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Rooster Mating Behavior!

post #1 of 7
Thread Starter 

Hello :frow

 

I have 2 separate coops (1 standard, 1 bantam) right next to each other. All of my chickens are between the ages of 4 months and 2 months (not at egg laying age yet). I have 1 standard size RIR roo and 2 bantam D'Uccle roos.

 

Lately I've been noticing EVERY MORNING and often times randomly throughout the day my roosters will chase their favorite hens and attempt forcing their head down (looks pretty violent to me). The hens do NOT appreciate this and make loud sounds while trying to get away. I've researched this behavior a bit and found that they are in fact trying to mate the girls, but they're going about it all wrong and I feel terrible for the ladies! The roos aren't doing the 'dance' and the girls are not submitting to them. Is this normal? Will they eventually learn how to be more gentlemanly about it? Or do I just have rude little chicken rapists on my hands? Help!

post #2 of 7
Think of it as the morning wood for roosters.
Here's a video showing a rooster chasing chickens...and...well...you'll see. Video is bought to you by isabrown. lol.png



Btw, I don't condone the feeding of chips to a chicken. especially salted ones.
Edited by Steamdemon - 5/18/16 at 10:08am
Chickens: Sybil (Rhode Rock), Tosca (Blue Bell) and Letty (Light Sussex).
Hamster: Natsu.
Reply
Chickens: Sybil (Rhode Rock), Tosca (Blue Bell) and Letty (Light Sussex).
Hamster: Natsu.
Reply
post #3 of 7
If my roosters exhibit that behavior at that age I round them up and separate them out for a few months until they mature a bit and stop acting so forceful, and foolish. I have a separation pen that was built just for this reason. Not all roosters do it but at least half seem to get over vigorous and over dominating. Some are separated for a few months others can go almost a year before I need them and reintroduce them. Mine are always penned where they can see the flock and can interact through the wire. I will occasionally let them out to see if their behavior has improved, otherwise they go back to the pen for some more time. Most eventually improve and become more respected, those that don't are culled. I always try to give my roosters until a year old before I judge their final temperament.
Chickens, muscovy ducks, turkeys, donkeys , goats, dogs, fish, parakeets, a parrot, and a cat.

Chickens and dogs are healing to the soul.

I brake for squirrels.

Some of my birds.
http://www.backyardchickens.com/a/my-wisconsin-flock
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Chickens, muscovy ducks, turkeys, donkeys , goats, dogs, fish, parakeets, a parrot, and a cat.

Chickens and dogs are healing to the soul.

I brake for squirrels.

Some of my birds.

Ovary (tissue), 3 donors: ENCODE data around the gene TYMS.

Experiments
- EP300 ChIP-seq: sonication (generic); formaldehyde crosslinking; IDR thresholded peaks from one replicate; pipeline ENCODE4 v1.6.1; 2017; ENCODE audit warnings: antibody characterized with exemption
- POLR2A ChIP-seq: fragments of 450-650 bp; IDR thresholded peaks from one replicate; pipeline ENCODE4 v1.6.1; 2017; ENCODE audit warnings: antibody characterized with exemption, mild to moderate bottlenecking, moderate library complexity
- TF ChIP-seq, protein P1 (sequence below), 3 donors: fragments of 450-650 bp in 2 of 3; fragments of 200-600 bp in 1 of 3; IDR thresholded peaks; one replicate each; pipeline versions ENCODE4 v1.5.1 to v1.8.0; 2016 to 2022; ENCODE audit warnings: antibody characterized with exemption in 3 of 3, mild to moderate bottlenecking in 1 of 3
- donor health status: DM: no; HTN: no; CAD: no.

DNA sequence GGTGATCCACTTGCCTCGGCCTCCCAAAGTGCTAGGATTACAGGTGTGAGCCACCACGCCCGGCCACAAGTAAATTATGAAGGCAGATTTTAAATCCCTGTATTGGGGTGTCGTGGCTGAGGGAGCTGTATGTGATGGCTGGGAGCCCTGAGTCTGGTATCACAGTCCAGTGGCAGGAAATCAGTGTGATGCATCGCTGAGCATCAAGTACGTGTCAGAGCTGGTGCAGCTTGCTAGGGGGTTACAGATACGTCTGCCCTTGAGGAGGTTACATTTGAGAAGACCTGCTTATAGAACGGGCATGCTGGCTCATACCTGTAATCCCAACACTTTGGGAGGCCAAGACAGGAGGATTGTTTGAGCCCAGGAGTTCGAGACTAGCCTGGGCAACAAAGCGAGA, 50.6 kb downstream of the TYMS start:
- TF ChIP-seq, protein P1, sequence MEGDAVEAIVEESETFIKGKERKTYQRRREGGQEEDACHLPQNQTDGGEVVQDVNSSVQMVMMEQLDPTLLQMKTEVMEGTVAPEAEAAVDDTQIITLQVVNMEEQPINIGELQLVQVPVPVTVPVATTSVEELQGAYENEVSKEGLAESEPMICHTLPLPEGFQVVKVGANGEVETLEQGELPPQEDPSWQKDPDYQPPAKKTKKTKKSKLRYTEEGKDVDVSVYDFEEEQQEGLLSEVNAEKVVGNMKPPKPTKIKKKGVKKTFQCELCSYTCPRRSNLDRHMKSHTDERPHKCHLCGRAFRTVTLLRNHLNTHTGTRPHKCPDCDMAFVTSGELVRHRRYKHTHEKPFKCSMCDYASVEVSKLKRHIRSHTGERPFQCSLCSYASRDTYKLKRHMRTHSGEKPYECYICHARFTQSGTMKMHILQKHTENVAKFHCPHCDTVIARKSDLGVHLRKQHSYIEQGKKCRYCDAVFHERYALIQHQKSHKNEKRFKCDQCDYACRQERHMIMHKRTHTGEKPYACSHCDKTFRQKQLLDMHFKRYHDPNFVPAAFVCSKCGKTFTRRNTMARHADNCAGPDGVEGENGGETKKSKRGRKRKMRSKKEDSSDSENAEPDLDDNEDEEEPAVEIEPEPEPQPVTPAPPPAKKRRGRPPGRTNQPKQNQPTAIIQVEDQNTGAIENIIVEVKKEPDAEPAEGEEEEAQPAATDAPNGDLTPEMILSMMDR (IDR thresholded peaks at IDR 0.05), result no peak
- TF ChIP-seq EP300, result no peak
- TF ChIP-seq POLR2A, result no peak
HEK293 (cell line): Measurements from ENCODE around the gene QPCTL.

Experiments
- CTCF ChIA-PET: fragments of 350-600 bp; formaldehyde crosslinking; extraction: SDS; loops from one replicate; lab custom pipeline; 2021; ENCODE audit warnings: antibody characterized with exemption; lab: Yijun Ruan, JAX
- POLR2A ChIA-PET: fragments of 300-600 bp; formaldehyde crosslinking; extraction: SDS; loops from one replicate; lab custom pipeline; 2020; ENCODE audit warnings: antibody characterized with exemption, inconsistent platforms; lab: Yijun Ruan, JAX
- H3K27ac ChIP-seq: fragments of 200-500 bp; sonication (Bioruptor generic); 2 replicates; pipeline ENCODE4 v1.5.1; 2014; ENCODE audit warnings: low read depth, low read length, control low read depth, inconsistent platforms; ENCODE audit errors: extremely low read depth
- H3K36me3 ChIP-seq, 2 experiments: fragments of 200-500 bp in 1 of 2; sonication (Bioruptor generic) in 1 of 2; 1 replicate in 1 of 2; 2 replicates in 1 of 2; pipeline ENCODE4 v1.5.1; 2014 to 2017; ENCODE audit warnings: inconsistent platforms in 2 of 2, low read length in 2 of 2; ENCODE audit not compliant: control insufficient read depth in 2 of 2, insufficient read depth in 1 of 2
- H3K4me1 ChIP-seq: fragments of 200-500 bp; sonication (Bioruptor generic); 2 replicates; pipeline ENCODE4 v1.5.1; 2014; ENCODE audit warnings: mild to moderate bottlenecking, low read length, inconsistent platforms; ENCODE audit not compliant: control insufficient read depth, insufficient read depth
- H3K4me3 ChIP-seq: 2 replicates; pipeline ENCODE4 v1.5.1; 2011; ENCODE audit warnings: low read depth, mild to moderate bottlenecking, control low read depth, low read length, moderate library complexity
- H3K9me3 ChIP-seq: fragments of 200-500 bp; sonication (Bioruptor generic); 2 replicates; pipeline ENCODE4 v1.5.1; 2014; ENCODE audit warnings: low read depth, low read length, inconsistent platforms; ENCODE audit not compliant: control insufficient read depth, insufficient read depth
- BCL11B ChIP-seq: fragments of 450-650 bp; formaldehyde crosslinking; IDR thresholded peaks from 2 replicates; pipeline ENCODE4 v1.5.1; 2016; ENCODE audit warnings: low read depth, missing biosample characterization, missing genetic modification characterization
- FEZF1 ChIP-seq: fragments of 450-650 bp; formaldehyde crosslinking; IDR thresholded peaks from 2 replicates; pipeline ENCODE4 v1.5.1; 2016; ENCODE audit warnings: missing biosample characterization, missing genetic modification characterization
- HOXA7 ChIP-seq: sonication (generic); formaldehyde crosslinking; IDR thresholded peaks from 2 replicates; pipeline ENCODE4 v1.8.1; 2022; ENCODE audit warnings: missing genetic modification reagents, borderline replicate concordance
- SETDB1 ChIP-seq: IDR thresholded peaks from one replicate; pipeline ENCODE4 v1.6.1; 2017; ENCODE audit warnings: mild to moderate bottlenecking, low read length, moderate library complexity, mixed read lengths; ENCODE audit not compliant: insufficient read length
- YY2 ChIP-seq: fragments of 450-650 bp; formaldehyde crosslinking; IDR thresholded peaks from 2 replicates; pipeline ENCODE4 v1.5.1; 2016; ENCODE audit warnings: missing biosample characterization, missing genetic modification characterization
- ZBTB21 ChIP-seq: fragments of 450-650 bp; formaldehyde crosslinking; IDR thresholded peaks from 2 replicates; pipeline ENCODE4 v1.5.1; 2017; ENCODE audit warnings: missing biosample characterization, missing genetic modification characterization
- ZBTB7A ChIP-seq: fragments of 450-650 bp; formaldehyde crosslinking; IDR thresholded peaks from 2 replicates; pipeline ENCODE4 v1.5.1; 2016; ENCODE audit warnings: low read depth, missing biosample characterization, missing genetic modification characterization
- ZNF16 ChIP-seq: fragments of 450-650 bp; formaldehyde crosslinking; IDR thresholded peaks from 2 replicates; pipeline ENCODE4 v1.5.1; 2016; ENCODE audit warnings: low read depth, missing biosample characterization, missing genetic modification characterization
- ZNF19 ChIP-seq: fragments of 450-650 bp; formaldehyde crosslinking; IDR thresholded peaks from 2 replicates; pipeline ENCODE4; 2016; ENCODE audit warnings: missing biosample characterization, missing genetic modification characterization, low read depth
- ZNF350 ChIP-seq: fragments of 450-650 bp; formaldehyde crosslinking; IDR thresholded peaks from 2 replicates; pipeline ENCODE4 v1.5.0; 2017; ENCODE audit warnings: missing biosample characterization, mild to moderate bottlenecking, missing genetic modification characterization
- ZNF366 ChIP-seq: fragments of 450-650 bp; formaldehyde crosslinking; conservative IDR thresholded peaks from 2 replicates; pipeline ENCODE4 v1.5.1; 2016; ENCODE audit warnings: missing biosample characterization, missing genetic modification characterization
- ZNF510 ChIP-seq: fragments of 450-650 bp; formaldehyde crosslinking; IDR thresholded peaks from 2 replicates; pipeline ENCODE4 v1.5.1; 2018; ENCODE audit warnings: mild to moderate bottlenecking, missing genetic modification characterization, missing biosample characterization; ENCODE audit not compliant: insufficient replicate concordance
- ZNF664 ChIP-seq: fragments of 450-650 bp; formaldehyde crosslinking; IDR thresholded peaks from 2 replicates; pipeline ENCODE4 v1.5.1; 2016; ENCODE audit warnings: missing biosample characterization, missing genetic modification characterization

http://www.backyardchickens.com/a/my-wisconsin-flock
Reply
post #4 of 7
Thread Starter 
Quote:
Originally Posted by oldhenlikesdogs View Post

If my roosters exhibit that behavior at that age I round them up and separate them out for a few months until they mature a bit and stop acting so forceful, and foolish. I have a separation pen that was built just for this reason. Not all roosters do it but at least half seem to get over vigorous and over dominating. Some are separated for a few months others can go almost a year before I need them and reintroduce them. Mine are always penned where they can see the flock and can interact through the wire. I will occasionally let them out to see if their behavior has improved, otherwise they go back to the pen for some more time. Most eventually improve and become more respected, those that don't are culled. I always try to give my roosters until a year old before I judge their final temperament.

 

Is it bad if I keep them all together?

I really don't have a place to keep the roos separated :hu

post #5 of 7
You can keep them together, this is just what I do, I don't separate them all just some, but I have the room and am adding new roosters every few years.
Chickens, muscovy ducks, turkeys, donkeys , goats, dogs, fish, parakeets, a parrot, and a cat.

Chickens and dogs are healing to the soul.

I brake for squirrels.

Some of my birds.
http://www.backyardchickens.com/a/my-wisconsin-flock
Reply
Chickens, muscovy ducks, turkeys, donkeys , goats, dogs, fish, parakeets, a parrot, and a cat.

Chickens and dogs are healing to the soul.

I brake for squirrels.

Some of my birds.
http://www.backyardchickens.com/a/my-wisconsin-flock
Reply
post #6 of 7
Quote:
Originally Posted by shalynnbrothers View Post
 

 

Is it bad if I keep them all together?

I really don't have a place to keep the roos separated :hu

While it may be unsettling for you, it's completely normal behavior for your chickens. The main issue is stress. If you don't have enough girls to spread out the attention, or you don't have enough room for the girls to properly evade the boys, they will all be way too stressed out. 

That kind of behavior is also one big reason why it's generally not a good idea for those new to chickens to keep cockerels. It's best to have some mature hens around to keep those teenage boys in-line, and teach them manners.

post #7 of 7
My 2 month old naked neck roo has been crowing for about 3 weeks now and the hen keeps attacking him but today he is dominating the hen he mounted her she sat down her self I heard that's rare at that age but he's not to fiesty I mean he doesn't pull feathers out and I clipped his nail about half it was sharp he's a good one when he grows
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